Page number book reviews from mandating vaccination is harmful

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Some people propose a long list of conditions – fibromyalgia, irritable bowel syndrome, chronic fatigue syndrome, chronic Lyme disease, tension headaches, interstitial cystitis, et cetera – that they think of as mostly or entirely psychosomatic. He thinks that just about anything that can’t be traced to a well-understood physiological cause is probably psychosomatic – in his language, Mind-Body Syndrome or MBS.On the other hand, patients’ rights groups get very upset at claims that their conditions are “all in their head”, accuse doctors of thinking that they’re lazy or making up their symptoms, and pass around stories with titles like RE: RE: RE: FWD: RE: THE MEDICAL PROFESSION about some guy whose doctor dismissed him as making up his symptoms but who was later diagnosed with zebra-itis and cured with an experimental gene therapy treatment. He quotes a fascinating theory by Edward Shorter that this all dates back to the invention of the tendon hammer, ie that little thing doctors hit your knee with: An important advance in medicine was the discovery of deep tendon reflexes.Howard Schubiner started the lecture he gave at the hospital where I work. Schubiner isn’t an obvious quack – he’s a professor of medicine at the local university, directs a clinic at a reputable hospital nearby, and is on the editorial boards of a bunch of medical journals.And although his lecture raised what we will generously call a few red flags, there was also just enough interesting stuff there that I couldn’t resist buying his book Unlearn Your Pain to learn more. Schubiner’s specialty is psychosomatic complaints – bodily symptoms that don’t come from any obvious disease and seem to reflect psychological stress. Most doctors have stories about conversion disorder – usually patients who become “paralyzed” in previously healthy limbs after some life crisis.[Content warning: discussion of chronic pain and related conditions, and the debate over whether some of them may be psychological in origin.None of this is medical advice or a recommendation to start or stop any form of therapy. Some of the most interesting lectures in medical training are the ones that start with “Okay, you’re all going to think I’m a quack, but…” This was how Dr.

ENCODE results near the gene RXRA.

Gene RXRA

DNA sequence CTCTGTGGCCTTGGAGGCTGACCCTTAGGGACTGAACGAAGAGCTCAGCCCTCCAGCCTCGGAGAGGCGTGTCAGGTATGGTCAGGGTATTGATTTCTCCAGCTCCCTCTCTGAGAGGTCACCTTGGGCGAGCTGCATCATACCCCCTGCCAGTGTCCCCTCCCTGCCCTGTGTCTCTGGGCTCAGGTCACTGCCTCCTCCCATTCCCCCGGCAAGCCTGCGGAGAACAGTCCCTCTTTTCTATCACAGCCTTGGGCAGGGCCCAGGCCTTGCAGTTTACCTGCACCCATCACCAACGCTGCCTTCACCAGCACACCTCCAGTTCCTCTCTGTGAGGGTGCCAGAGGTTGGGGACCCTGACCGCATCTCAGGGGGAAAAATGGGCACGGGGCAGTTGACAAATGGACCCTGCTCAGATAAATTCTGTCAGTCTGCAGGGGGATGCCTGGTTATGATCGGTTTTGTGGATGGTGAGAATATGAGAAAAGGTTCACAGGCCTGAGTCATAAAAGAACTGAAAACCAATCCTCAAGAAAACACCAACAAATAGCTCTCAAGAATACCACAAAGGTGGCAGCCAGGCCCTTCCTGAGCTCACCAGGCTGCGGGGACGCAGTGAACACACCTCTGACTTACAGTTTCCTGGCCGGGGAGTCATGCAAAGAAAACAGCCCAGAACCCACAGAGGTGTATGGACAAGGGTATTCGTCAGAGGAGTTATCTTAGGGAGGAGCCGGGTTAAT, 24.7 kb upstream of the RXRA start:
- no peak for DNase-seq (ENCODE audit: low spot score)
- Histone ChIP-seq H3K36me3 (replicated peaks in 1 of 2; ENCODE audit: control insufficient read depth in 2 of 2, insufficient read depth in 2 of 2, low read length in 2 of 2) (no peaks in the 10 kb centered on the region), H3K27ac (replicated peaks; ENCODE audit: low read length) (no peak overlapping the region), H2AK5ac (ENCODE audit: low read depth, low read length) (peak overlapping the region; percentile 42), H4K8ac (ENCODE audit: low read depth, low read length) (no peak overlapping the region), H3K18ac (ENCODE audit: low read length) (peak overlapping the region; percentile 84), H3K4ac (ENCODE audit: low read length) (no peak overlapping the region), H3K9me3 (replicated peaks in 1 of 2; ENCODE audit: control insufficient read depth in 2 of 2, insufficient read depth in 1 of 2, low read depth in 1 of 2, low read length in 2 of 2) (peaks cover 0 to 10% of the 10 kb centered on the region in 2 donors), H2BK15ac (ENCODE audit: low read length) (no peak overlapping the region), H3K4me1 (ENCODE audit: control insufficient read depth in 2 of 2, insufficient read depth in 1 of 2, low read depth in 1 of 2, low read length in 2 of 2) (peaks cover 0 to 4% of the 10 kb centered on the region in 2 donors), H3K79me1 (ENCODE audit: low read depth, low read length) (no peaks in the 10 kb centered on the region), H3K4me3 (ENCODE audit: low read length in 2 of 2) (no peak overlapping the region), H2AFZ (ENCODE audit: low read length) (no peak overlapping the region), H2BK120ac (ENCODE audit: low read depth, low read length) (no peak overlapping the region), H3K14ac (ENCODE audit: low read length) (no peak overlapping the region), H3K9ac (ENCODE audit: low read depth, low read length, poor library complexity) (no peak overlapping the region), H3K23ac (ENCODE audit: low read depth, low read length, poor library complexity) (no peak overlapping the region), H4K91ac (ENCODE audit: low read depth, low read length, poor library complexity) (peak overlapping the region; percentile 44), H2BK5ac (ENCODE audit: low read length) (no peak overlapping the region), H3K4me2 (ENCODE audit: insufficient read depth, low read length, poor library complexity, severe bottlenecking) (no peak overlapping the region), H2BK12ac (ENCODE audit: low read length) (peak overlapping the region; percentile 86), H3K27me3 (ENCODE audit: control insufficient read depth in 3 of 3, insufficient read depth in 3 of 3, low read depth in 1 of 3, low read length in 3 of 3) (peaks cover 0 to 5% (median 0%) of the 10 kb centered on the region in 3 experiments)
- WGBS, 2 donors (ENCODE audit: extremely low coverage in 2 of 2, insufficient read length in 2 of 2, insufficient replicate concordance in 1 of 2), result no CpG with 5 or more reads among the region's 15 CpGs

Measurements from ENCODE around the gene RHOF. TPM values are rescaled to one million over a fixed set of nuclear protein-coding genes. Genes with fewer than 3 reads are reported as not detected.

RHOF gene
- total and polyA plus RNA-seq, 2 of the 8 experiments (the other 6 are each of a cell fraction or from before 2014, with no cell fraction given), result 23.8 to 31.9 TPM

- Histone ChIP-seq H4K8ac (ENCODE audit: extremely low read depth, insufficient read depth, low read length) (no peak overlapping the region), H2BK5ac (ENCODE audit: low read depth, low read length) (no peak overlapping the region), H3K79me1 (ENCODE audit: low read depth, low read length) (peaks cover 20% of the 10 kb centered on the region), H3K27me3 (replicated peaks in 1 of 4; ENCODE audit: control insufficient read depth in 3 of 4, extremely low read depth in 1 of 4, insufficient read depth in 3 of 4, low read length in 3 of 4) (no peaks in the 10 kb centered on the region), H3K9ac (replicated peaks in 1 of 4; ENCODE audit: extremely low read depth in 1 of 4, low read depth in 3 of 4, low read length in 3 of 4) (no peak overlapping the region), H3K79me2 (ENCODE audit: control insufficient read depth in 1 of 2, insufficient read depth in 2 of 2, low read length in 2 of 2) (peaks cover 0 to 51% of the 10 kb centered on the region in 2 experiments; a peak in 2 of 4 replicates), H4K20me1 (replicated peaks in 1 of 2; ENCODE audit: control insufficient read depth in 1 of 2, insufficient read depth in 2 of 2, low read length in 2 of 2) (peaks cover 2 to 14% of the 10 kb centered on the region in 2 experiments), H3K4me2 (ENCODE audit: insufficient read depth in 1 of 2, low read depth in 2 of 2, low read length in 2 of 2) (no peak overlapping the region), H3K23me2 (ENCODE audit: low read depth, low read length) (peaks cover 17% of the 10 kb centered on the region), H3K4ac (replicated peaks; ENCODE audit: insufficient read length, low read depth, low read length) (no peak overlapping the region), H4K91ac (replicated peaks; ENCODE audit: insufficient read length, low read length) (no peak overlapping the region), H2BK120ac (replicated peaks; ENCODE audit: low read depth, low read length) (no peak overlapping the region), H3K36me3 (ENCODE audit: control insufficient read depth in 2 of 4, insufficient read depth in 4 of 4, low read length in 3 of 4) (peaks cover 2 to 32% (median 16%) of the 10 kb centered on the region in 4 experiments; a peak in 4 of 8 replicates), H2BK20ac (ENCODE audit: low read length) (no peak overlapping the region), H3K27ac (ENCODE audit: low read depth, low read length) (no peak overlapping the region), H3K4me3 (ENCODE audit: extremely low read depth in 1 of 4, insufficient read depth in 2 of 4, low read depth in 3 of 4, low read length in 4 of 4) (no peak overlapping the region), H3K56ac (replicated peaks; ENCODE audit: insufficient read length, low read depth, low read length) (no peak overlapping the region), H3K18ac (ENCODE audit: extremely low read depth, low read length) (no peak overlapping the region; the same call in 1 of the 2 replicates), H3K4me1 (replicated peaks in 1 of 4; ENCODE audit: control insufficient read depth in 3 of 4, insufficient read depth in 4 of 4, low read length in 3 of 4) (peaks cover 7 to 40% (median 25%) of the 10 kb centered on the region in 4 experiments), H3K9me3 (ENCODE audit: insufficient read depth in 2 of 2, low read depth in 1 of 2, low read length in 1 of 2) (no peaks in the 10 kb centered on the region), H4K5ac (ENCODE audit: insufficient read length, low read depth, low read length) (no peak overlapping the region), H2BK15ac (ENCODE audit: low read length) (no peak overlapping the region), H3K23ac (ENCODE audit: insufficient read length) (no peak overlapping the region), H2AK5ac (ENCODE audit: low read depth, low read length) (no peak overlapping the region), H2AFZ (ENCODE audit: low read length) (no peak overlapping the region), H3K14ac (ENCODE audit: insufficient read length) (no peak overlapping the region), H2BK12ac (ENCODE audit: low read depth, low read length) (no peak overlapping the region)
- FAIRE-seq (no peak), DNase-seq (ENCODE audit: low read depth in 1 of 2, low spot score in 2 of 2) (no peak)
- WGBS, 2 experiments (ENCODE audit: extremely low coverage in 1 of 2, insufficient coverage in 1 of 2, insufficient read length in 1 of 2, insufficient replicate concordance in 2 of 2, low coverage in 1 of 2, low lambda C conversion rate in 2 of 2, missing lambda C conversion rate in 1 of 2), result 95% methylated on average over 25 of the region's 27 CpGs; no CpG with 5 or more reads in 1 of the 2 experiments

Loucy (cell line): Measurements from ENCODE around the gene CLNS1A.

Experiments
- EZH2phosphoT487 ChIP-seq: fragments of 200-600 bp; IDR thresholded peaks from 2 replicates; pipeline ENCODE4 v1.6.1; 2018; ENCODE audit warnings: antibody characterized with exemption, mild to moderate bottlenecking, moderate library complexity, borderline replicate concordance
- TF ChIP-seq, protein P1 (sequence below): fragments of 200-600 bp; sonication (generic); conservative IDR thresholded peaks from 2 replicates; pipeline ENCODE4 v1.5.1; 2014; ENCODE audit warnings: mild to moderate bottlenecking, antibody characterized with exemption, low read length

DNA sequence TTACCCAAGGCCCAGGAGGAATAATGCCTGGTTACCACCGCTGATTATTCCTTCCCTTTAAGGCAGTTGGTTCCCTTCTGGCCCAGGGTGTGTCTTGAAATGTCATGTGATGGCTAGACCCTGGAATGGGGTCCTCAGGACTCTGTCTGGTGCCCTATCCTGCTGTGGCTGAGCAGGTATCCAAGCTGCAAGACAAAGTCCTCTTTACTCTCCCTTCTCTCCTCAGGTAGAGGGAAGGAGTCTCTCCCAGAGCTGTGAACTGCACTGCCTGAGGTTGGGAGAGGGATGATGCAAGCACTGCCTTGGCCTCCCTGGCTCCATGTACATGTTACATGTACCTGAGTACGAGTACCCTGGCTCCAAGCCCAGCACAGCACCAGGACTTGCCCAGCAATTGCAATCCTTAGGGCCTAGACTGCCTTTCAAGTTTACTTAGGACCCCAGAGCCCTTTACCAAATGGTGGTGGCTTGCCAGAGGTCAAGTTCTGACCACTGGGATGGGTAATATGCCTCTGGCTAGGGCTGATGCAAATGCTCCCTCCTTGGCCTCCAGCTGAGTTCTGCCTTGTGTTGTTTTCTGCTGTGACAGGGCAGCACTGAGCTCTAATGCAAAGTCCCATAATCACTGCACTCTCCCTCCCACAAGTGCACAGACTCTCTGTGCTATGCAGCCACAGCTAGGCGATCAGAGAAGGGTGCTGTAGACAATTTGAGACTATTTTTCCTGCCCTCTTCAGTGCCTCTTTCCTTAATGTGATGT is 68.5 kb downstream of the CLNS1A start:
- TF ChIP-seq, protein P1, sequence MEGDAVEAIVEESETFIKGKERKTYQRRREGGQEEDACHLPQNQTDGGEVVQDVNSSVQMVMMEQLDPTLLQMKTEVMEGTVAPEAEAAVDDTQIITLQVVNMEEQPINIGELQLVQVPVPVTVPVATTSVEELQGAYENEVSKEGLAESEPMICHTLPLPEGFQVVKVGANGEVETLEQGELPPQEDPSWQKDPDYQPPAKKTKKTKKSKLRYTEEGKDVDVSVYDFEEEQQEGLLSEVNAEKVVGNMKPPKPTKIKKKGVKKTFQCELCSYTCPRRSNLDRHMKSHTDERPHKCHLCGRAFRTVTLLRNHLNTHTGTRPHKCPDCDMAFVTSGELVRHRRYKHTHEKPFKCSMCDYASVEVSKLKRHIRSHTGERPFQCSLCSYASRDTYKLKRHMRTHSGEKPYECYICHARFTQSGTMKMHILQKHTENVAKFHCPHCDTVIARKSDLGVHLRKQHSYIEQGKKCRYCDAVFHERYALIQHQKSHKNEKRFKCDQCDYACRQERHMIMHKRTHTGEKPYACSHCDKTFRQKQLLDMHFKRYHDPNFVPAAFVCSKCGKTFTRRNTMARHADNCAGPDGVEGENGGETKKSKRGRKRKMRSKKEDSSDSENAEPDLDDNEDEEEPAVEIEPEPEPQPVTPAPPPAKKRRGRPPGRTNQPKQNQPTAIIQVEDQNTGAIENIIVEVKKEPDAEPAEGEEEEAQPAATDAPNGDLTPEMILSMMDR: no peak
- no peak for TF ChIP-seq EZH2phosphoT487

Psychologists like to say that it’s subconscious – whatever that means.Just like somebody crippled by panic attacks, the symptoms are real and involuntary, but they’re also psychologically produced.The existence of this category isn’t controversial, but its size definitely is.The same sort of thing works for pseudoseizures – apparent seizures not associated with objective seizure EEG activity.There’s a legend about a neurologist telling a medical student that a certain patient’s fit was a pseudoseizure, and the patient interrupting his seizure to protest “No it isn’t! Most people who have worked with conversion or pseudoseizure patients don’t doubt their inherent honesty. Such a person genuinely can’t move their limb, can’t just decide not to have seizures.

Psychologists like to say that it’s subconscious – whatever that means.Just like somebody crippled by panic attacks, the symptoms are real and involuntary, but they’re also psychologically produced.The existence of this category isn’t controversial, but its size definitely is.The same sort of thing works for pseudoseizures – apparent seizures not associated with objective seizure EEG activity.There’s a legend about a neurologist telling a medical student that a certain patient’s fit was a pseudoseizure, and the patient interrupting his seizure to protest “No it isn’t! Most people who have worked with conversion or pseudoseizure patients don’t doubt their inherent honesty. Such a person genuinely can’t move their limb, can’t just decide not to have seizures.The simple test of striking a tendon with a reflex hammer can quickly distinguish pathological from psychological paralysis.

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